Addendem: The South African Human Rights
The South African Human Rights Commission (SAHRC)
and is one of a number of bodies established by the Constitution
to protect and promote constitutional rights.
Significantly the Constitution sets up separate Commissions to
monitor, investigate, research, educate, lobby, advise and report
on issues concerning gender equality and the Promotion and Protection
of the Rights of Cultural, Religious and Linguistic Communities.
In addition, the SAHRC derives its powers from the Human Rights
Commission Act of 1994.
The SAHRC works with government, civil society
and individuals, both nationally and abroad, to fulfil its Constitutional
mandate and serves as both a watchdog and a visible route through
which people can access their rights.
While the handling and management of complaints
concerning human rights violations lies at the heart of the SAHRC's
work, it also aims to create a national culture of human rights
through its advocacy, research and legal functions. It also implements,
monitors and develops standards of human rights law. Moreover,
the SAHRC works closely with Human Rights Commissions throughout
Africa and the world.
The functions of the SAHRC are set out in section
184 of the SA Constitution which states that the Human Rights
Commission must promote respect for human rights and a culture
of human rights; promote the protection, development and attainment
of human rights; and monitor and assess the observance of human
rights in the Republic.
The powers of the SAHRC are set out in Section
184(2) of the SA Constitution and the Human Rights Commission
Act as necessary to perform its functions. These include the powers
to investigate and to report on the observance of human rights;
to take steps to secure appropriate redress where human rights
have been violated; to carry out research; and to educate.
Moreoever, each year, the Human Rights Commission
must require relevant organs of state to provide the Commission
with information on the measures that they have taken towards
the realisation of the rights in the Bill of Rights concerning
housing, health care, food, water, social security, education
and the environment.
Specific powers of investigation and enforcement
The Human Rights Commission Act of 1994 specifies
that the Commission has the power to resolve any dispute or to
rectify any act or omission emanating from, or constituting a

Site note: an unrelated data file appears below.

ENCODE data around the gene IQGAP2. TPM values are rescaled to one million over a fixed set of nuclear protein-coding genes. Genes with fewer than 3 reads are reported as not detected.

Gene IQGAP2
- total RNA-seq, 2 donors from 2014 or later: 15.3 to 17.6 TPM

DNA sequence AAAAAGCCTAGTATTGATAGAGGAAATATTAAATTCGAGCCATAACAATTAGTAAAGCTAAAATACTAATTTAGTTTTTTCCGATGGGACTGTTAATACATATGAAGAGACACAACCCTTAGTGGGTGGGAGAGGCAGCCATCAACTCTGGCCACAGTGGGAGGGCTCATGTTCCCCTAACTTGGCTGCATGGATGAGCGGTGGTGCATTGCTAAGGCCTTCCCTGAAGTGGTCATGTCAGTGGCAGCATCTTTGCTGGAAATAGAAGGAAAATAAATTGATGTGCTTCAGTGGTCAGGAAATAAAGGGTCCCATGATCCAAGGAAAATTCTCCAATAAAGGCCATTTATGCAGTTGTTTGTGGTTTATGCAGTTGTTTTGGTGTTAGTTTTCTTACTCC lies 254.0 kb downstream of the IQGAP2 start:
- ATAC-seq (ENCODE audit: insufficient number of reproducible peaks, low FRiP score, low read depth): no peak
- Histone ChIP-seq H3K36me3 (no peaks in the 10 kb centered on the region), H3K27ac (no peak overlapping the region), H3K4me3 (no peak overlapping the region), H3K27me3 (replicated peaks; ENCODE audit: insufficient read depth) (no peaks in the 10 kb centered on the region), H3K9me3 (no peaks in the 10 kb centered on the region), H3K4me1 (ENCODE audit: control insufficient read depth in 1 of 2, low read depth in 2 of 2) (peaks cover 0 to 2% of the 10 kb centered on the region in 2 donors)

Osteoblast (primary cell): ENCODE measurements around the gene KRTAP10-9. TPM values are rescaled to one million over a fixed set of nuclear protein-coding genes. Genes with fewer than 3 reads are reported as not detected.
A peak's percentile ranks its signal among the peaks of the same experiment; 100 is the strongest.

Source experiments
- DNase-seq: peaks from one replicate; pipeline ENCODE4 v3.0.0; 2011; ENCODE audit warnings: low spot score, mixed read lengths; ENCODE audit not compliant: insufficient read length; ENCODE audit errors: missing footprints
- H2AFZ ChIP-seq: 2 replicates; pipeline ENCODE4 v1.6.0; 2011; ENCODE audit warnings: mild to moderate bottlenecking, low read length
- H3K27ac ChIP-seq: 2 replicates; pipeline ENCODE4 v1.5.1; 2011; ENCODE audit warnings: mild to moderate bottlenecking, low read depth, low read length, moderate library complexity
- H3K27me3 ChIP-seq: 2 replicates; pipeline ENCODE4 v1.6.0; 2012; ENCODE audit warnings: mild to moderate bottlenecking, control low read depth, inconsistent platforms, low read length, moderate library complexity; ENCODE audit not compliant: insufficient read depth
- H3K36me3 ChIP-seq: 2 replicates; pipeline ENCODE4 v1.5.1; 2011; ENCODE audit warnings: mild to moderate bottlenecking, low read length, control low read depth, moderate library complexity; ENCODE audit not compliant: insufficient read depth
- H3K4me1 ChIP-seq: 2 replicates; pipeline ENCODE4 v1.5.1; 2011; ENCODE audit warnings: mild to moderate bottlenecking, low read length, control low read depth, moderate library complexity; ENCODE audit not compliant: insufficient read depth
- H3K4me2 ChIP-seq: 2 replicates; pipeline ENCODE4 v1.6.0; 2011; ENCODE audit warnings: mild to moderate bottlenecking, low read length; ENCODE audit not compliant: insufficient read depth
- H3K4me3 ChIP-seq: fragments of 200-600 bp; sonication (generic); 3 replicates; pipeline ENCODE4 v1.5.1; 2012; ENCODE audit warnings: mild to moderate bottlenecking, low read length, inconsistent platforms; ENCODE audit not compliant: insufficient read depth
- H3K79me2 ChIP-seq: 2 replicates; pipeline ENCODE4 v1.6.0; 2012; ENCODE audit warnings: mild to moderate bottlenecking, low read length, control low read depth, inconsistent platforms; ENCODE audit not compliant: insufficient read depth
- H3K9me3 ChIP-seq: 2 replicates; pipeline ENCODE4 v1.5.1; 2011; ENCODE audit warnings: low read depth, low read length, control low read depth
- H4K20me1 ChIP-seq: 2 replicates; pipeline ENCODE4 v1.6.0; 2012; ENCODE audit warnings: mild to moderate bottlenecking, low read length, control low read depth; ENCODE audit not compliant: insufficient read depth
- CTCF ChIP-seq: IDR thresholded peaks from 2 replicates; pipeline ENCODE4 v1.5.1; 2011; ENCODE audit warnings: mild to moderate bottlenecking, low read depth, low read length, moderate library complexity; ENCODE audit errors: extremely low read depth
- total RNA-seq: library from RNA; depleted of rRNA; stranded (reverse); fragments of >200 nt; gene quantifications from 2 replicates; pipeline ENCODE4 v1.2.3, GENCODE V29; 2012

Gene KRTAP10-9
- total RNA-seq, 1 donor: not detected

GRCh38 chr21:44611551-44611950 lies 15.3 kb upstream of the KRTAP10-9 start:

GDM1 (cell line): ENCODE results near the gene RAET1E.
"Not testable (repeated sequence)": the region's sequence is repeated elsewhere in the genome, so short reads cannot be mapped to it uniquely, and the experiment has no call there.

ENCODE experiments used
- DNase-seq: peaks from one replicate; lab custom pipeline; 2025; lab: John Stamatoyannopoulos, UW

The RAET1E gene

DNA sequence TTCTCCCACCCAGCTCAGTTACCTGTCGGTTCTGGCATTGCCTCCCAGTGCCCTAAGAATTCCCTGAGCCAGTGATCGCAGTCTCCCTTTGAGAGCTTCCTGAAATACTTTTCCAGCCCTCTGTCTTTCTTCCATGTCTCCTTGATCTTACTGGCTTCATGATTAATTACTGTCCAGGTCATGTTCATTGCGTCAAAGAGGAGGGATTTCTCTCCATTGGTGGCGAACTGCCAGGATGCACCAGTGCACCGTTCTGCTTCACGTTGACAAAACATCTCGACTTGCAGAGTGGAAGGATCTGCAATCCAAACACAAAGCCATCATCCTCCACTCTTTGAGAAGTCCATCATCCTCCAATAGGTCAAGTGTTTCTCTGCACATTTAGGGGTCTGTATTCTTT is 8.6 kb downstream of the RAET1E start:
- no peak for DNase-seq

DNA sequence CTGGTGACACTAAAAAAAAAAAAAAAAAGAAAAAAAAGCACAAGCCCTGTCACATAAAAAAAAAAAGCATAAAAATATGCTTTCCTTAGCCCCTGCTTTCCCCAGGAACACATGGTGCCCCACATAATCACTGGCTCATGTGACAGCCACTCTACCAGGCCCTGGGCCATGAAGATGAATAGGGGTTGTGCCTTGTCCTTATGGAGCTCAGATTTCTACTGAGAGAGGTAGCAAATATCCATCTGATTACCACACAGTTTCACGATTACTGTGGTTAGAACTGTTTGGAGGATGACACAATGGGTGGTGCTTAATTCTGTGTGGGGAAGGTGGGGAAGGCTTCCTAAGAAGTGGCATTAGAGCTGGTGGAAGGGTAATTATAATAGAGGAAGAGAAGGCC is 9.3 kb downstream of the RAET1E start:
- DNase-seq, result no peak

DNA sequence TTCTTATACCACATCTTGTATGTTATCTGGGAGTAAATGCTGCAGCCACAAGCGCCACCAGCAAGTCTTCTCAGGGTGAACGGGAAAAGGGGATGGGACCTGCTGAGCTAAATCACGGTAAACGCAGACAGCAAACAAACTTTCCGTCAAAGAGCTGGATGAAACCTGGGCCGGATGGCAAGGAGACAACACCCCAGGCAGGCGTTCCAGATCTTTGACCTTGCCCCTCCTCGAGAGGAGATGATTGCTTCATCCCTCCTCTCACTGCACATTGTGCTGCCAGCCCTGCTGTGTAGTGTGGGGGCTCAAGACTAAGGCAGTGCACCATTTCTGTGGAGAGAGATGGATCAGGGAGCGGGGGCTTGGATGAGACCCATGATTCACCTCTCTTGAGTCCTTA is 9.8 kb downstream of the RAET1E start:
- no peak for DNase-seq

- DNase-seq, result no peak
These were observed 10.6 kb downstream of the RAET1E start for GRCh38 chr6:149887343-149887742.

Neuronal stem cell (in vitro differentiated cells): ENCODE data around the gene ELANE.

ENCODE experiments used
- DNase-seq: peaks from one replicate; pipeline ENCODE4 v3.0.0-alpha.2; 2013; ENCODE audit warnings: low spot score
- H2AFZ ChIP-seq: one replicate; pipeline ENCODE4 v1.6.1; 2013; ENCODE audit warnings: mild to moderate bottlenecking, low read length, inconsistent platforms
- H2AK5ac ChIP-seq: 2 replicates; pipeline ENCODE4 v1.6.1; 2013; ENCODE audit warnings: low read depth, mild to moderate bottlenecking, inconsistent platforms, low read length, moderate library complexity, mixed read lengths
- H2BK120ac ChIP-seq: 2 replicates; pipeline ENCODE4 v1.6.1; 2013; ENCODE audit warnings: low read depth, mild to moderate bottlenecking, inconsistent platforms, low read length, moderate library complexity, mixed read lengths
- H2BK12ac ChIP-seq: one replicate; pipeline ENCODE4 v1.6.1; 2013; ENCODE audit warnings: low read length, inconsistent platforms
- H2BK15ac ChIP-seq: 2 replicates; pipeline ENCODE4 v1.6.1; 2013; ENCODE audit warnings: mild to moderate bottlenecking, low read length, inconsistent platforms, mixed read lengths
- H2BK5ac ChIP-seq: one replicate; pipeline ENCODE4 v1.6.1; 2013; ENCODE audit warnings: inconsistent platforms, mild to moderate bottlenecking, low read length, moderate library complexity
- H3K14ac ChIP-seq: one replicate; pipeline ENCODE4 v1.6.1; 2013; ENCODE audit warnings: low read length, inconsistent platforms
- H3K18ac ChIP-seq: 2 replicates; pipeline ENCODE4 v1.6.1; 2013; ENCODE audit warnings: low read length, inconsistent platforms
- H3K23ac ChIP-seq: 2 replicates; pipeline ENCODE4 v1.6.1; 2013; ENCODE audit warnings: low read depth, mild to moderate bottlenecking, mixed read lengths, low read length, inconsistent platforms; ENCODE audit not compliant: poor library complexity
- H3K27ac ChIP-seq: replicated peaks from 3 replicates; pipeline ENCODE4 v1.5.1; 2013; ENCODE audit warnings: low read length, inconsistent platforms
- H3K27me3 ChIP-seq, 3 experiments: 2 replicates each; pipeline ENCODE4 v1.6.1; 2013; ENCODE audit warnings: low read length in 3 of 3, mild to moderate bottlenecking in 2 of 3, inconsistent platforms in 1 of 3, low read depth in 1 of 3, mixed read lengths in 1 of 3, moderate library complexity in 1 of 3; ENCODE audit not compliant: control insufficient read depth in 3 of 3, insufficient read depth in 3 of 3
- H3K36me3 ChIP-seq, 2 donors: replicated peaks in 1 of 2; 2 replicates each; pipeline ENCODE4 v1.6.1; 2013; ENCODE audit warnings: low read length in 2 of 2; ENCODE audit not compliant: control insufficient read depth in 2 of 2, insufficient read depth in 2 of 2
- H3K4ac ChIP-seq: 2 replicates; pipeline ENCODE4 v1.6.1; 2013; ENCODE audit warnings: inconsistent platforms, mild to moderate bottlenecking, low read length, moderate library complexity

violation of or threat to, any fundamental right through negotiation,
mediation and conciliation. It also has the power to litigate
on behalf of complainants or in its own name.
In addition the SAHRC has extensive powers of
investigation for dealing with human rights violations. These
include the power to subpoena witnesses, the power to issue search
warrants and powers of seizure and the power to hold formal hearings
of evidence during its investigations.
The SAHRC has also established links with other
independent institutions, to which some matters are referred if
these institutions are better placed to deal with them.
The SAHRC is made up of two sections: the Commission,
which sets out policy and a Secretariat, which implements policy.
The Chairperson is overall head, and the Chief Executive Officer
(CEO) is head of the Secretariat, accountable for the finances
of the SAHRC and has responsibility for the employment of staff.
As set out in Section 5 of the Human Rights
Commission Act, the SAHRC has established standing committees
to advise and assist it in its work. The SAHRC appoints the members
of the standing committees, each of which is chaired by a Commissioner.
To facilitate the work of the Commission, the
Secretariat is divided into departments: Legal Services: Research
and Documentation; the Advocacy Unit; and Finance and Administration.
The SAHRC has also established provincial offices to ensure its
services are widely accessible.
The programme activities of the SAHRC are set
out in the SAHRC's Business Plan.
The South African Constitution stipulates that
the SAHRC, as with all constitutional bodies designed to protect
and enforce fundamental rights in South African, should be fully
independent and impartial.
SECTION 181 (2)-(4)
SA CONSTITUTION STIPULATES
(2) These institutions are independent and subject only
to the Constitution and the law, and they must be impartial and
must exercise their powers and perform their functions without
fear, favour or prejudice.
(3) Other organs of state, through legislative
and other measures, must assist and protect these institutions
to ensure the independence, impartiality, dignity and effectiveness
of these institutions.
(4) No person or organ of state may interfere
with the functioning of these institutions.
(5) These institutions are accountable to
the National Assembly, and must report on their activities and
the performance of their functions to the Assembly at least once
Despite these constitutional stipulations, there
is some concern as to the financial independence of the SAHRC,
the funding of which is channelled through the Ministry of Justice47.
The following state institutions strengthen
constitutional democracy in the Republic:
a. The Public Protector
b. The South African Human Rights Commission
c. The Commission for the Promotion and Protection
of the Rights of Cultural, Religious and Linguistic Communities
d. The Commission for Gender Equality
e. The Auditor-General
f. The Electoral Commission
46 Section 181(1) of the SA Constitution lists these
bodies as follows: Back
Spencer and Bynoe A Human Rights Commission (IPPR London
1998) 53. Back